Vanguard handing proxy voting powers to external managers
Vanguard has announced that its externally managed funds will grant full proxy voting privileges to those outside managers, with the transitions expected to be complete by the end of the year.
‘We believe proxy voting is a great way to integrate investment stewardship responsibilities into investment management practices,’ Vanguard chair and CEO Tim Buckley says in a statement. ‘Our external managers are well positioned to take on proxy voting responsibilities in a manner that supports shareholder value creation over the long term.’
The asset manager says that as of February 2019, the 25 external managers it uses collectively managed more than $471 billion in equity assets, across portions of 27 Vanguard funds in the US. The decision will impact 40 funds globally.
At present, Vanguard’s investment stewardship team manages the proxy voting process for each fund – including those managed externally. As corporate governance standards have evolved, however, it says its fund boards ‘believe the time is right to transition proxy voting responsibilities to our external managers.’
Vanguard’s investment stewardship team will continue to administer proxy votes and engage with companies on behalf of internally managed Vanguard funds.
Each external management firm will continue to follow its own proxy voting policies and guidelines, but Vanguard says it has ‘carefully selected managers whose principles and processes align with the objectives of the funds they manage.’
‘All of Vanguard’s external managers have proxy voting policies, guidelines and operations for investment strategies they manage for clients outside of Vanguard,’ Matthew Brancato, head of Vanguard’s portfolio review group, explains in the company statement. ‘Proxy voting is fundamental to their work [and] in addition to evaluating [each of them] on their investment strategies, Vanguard reviews their voting capabilities and is confident in their ability to discharge their voting responsibilities consistent with their fiduciary duty to the Vanguard funds.’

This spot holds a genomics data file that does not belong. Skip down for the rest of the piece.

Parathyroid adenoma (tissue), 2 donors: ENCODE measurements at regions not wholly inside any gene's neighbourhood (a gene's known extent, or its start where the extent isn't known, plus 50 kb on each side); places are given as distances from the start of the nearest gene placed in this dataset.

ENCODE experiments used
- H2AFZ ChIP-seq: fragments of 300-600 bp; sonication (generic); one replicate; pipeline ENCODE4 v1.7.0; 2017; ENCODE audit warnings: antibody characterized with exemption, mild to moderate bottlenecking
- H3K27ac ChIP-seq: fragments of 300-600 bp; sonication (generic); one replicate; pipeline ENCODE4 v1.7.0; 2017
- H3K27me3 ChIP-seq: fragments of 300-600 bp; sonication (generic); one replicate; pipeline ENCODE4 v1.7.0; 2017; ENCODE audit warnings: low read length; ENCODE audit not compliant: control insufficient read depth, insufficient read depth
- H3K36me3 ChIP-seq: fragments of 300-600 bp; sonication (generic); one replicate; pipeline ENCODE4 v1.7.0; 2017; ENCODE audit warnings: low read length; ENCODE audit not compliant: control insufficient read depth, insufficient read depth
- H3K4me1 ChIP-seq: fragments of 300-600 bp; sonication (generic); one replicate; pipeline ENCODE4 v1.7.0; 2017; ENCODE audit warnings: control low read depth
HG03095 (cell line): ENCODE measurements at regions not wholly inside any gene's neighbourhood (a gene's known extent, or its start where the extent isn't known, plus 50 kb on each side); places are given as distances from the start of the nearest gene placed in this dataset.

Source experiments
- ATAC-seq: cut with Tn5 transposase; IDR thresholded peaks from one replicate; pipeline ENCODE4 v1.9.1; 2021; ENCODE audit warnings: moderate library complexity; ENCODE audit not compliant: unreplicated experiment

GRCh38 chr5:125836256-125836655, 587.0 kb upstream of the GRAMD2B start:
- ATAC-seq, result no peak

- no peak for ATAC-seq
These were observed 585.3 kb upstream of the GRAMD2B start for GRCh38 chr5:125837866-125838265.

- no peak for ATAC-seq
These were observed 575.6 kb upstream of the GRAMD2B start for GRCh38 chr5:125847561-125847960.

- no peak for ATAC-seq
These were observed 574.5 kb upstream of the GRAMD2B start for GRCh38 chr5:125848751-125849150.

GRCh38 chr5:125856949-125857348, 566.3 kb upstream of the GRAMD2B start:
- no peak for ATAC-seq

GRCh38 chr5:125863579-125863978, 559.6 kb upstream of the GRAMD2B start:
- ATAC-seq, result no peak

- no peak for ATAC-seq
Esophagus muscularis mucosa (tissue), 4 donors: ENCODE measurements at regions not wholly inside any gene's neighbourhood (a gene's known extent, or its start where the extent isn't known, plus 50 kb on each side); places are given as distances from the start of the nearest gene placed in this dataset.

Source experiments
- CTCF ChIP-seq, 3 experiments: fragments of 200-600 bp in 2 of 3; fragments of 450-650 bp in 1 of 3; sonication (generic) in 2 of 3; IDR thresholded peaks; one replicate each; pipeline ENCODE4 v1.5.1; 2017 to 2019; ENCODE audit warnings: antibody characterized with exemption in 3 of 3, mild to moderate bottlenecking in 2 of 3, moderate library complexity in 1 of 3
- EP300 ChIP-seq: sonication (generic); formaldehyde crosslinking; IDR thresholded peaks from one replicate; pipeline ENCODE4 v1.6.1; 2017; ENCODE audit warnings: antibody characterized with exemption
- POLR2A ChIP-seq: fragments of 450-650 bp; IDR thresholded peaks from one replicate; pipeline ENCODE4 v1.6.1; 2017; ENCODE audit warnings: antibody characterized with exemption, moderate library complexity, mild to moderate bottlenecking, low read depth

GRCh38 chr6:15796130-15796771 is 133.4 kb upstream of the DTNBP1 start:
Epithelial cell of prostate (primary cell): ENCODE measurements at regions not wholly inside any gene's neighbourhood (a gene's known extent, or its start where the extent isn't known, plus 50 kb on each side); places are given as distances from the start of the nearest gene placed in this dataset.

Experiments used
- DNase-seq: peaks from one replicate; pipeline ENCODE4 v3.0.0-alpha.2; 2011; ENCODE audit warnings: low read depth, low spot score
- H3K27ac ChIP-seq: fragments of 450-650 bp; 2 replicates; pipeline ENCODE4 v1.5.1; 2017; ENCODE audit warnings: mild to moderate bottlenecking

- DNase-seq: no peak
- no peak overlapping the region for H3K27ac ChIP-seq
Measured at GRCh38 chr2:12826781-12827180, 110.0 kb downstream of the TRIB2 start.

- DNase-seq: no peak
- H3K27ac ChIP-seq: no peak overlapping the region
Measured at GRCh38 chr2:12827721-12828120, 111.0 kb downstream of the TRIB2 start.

Proxy voting responsibilities for the relevant funds will be transitioned over the course of 2019 and Vanguard says that by the end of the year, a summary of each external manager’s proxy voting policy will be disclosed publicly.
The asset manager offers additional detail in a new investment stewardship commentary titled ‘What we do. How we do it. Why it matters,’ in which it stresses that nothing has changed when it comes to its philosophy on proxy voting, adding that this remains focused on four principles of governance: board composition, oversight of strategy and risk, executive compensation and governance structures.
‘We believe this move clarifies the roles and responsibilities of Vanguard’s investment stewardship team and those of our external subadvisers,’ the asset manager states. ‘As we have increasingly collaborated with the carefully chosen external active managers overseeing Vanguard’s active funds and as the governance ecosystem has evolved, it has become clear that integrating proxy voting and engagement activities with the manager’s investment strategy is a value-add for our fund investors.
‘The approaches may differ on questions of detail and emphasis, but our actively and passively managed funds share a similar goal: to invest in companies that generate consistent, long-term value for their shareholders.’